How To Reduce SaaS Churn With A Well-Designed User Onboarding Process

How to Reduce SaaS Churn with a Well-Designed User Onboarding Process

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Customer churn is to be expected in the SaaS business, but what you may not know is…

“40-60% of users who sign up for a free trial of your software or SaaS application will use it once and never come back…

~ Patrick MacKenzie, source.

… Ouch!

Customer Log In Rate

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Only 40% of SaaS customers log in a second time.

You don’t want to be part of the statics, do you?

Churn rate impacts SaaS companies more than traditional software businesses because the revenue for the service comes over an extended period of time (the customer lifetime.)

The challenge is not only to get customers to sign up for your free trial or pay for just a couple of months of usage, but also to keep the customers around long enough so the revenue generated from a customer will exceed the investment made to acquire the customer.

Cumulative Cash Flow

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The first few months of a customer’s engagement of a SaaS product often represent negative cash flow for the company.

This means you need to be constantly “selling”:

  1. 1.Acquiring the customer – e.g. get customers to sign up for your free trial
  2. 2.Turning your free-trial customers into paying customers
  3. 3.Keeping the customers for as long as possible to maximize lifetime value

Reducing churn and successful onboarding process can help maximize free-trial-to-paid conversion, and keep your customers around for longer.

Impact of Churn

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Impact of reducing SaaS churn on revenue can be very significant for the bottom line.

The most important component in reducing churn is at the early days, when a customer is in the process of making a purchasing decision and has not been “hooked” onto your product, e.g. by uploading data or integrating your product into his system.

SaaS Metrics

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The early phase of onboarding new customers and engagement represents the biggest opportunity for conversion and retention.

To minimize customer churn rate, especially in the early phase of engagement, most SaaS companies employ a user onboarding process with the goal of educating new users on how to use the product so they can create successful outcome.

Such user onboarding process could be the most important strategy in determining the success of a SaaS product.

Sample Onboarding Process

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So, what does onboarding means?

Onboarding refers to the process of helping your newly signed-on customers succeed with your product by taking them through the necessary steps they have to complete.

Zendesk Onboarding Process

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Zendesk walks its new users through a step-by-step application onboarding setup with a series of videos.

Good news: integrating a user onboarding process can be very effective in beating the odds and retaining more customers than the industry average:

Progress BarSource

By adding an onboarding process map to give users the reassurance that the process is not drawn out or complicated, Patrick McKenzie reduced churn through user onboarding and increased the number of users who made it through the “customize” step by 8%.

A progress bar also help users move along by giving them a sense of accomplishment.

Bad news: you can’t just throw together some instructional text or videos and call it a day. Getting customers to buy from you requires trust and relationship, which involves more than a bunch of “how-to’s.”

Good news again: designing an effective user onboarding process doesn’t have to be complicated…

In this article, you’ll learn 7 strategies that target these unique challenges faced by SaaS companies so you can design a user onboarding process that reduces churn and increases retention:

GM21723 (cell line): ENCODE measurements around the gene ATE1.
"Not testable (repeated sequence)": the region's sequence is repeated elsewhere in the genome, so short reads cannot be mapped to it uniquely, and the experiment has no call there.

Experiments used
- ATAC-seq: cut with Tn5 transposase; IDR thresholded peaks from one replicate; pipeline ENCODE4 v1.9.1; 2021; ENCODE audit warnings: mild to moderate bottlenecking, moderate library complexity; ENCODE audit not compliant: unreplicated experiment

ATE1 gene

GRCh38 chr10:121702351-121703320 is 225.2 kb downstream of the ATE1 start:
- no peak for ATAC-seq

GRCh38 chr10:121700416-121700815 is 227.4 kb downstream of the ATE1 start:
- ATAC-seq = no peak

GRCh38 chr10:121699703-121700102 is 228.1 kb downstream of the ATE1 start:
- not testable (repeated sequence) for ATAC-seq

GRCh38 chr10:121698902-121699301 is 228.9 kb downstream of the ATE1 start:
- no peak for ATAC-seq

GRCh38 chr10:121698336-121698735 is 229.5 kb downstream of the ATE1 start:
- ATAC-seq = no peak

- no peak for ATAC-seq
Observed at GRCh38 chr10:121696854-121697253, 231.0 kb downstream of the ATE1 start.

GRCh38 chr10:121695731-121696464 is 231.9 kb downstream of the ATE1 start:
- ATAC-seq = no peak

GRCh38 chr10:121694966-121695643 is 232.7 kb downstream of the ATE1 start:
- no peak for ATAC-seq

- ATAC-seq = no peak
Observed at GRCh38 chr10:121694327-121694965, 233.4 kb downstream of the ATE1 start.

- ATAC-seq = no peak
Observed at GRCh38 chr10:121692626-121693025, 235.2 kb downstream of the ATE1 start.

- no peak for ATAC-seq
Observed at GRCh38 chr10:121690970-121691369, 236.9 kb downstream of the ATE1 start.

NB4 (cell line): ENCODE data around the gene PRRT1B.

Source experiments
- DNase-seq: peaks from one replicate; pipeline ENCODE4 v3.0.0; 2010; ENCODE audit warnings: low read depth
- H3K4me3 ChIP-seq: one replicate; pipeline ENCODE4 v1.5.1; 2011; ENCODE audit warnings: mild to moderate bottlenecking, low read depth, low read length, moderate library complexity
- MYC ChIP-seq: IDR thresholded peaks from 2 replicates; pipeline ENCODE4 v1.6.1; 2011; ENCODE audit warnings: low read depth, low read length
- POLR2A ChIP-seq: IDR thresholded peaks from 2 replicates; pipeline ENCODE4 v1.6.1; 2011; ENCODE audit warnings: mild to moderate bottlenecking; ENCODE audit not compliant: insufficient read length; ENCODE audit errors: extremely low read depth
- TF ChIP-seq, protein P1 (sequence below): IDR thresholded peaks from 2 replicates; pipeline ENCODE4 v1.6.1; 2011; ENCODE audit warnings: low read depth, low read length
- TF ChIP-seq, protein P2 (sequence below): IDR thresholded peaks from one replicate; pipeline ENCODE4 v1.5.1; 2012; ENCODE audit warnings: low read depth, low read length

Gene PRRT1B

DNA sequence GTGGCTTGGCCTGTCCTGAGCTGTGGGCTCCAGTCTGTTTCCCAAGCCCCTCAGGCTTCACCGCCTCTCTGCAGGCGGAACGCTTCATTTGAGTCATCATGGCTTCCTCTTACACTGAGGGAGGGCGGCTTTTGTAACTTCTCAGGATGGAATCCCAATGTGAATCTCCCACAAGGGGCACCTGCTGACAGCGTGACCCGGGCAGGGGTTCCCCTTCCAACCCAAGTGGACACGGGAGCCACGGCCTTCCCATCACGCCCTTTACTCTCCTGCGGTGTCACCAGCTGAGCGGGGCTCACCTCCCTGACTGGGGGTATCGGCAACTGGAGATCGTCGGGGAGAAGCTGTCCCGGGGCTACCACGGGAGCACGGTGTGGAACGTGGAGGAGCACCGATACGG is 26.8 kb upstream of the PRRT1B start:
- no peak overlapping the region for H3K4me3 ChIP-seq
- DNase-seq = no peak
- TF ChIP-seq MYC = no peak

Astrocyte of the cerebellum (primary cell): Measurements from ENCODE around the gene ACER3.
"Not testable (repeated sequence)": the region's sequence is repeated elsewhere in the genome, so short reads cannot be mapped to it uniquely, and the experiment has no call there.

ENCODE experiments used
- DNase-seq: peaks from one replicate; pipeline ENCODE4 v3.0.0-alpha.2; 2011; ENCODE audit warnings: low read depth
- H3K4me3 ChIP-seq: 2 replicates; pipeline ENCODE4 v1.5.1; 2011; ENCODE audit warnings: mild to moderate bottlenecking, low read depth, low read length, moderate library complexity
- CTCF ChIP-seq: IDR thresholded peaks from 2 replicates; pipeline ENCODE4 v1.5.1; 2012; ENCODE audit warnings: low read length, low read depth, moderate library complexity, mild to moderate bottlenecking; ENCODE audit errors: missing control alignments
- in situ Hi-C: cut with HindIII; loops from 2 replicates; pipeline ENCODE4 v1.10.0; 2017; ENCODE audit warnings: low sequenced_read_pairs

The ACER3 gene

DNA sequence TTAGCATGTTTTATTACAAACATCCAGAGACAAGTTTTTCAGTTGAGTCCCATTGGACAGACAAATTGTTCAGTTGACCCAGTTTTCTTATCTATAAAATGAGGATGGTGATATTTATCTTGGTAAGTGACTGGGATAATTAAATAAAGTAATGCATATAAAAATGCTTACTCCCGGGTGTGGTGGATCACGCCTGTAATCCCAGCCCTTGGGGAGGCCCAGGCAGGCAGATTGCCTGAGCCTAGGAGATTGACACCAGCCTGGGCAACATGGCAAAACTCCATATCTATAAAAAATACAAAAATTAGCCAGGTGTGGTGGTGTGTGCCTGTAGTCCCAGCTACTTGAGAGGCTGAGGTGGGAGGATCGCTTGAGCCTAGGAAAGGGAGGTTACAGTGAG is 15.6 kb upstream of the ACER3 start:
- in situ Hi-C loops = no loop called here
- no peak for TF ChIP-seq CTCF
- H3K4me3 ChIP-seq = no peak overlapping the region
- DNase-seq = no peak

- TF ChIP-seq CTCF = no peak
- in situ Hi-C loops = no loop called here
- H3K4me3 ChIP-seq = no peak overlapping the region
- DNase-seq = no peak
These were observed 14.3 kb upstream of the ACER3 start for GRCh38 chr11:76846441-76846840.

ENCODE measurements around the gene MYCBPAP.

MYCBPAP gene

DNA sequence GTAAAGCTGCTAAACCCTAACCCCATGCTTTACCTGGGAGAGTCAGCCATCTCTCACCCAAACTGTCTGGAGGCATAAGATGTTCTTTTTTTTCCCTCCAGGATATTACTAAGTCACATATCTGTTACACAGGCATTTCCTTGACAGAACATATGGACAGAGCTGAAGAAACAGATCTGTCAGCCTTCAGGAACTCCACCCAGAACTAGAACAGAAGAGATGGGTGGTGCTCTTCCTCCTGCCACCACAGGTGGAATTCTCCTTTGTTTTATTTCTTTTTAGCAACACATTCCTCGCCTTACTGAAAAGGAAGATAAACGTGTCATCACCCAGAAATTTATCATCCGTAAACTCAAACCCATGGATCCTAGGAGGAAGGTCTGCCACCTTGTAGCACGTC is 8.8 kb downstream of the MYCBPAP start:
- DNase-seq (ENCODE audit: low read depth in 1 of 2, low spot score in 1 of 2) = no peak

SaaS Business ModelSource

The goal of reducing SaaS churn rate is to get customers to stay long enough such that lifetime value exceeds acquisition cost.

1. Set well-defined goals and collect relevant data

Define what “onboarded” looks like and set success metrics

What kind of “initial success” do your customers need to achieve in order to understand the value provided by your product so they’d sign on as a long-term customer?

Understanding what outcomes your clients need to experience in this initial phase can help you optimize the free trial period and design an onboarding process that helps them achieve this “initial success”.

SaaS Desired Outcome

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Desired outcome is made up of required outcome and appropriate experience.

Instead of guessing what it’d look like for your clients, ask your prospects what “successful outcome” means for them through a focused and well-designed survey.

Conduct Survey

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A simple email with a couple of questions can help you find out how to improve your product.

Set achievable goals and milestones so users achieve meaningful results

Most SaaS products include a 30 to 60 days free trial period when new users sign up.

It’s not a lot of time to master every single feature included in software.

Instead of throwing everything at new users all at once, set achievable milestones and realistic expectations so they can create meaningful results quickly and experience success in using your product.

Remember that only 40% of SaaS customers would log in a second time?

It’s important to get them “hooked” when they first set up the account and are still in the mode of discovering your product.

Instead of making them click around and read walls of instructional text, give them quick wins within minutes of first engaging with your software by offering simple tasks that can be completed easily.

Canvas Onboarding Process

Provide Quick WinSource

Canva’s onboarding process takes users through a “beginner’s challenge” during which they can create their first “quick win” within a few seconds.

Analyze churn data to identify actionable trends

There’re different reasons why customers cancel a subscription. It’s important to understand this churn data so you can improve user onboarding by addressing issues and plugging “holes” in the process.

You can also identify “red flag” metrics – e.g. a user who spends much longer than average on a task and may possibly be stuck and unable to progress – so you can take action before you lose the customer.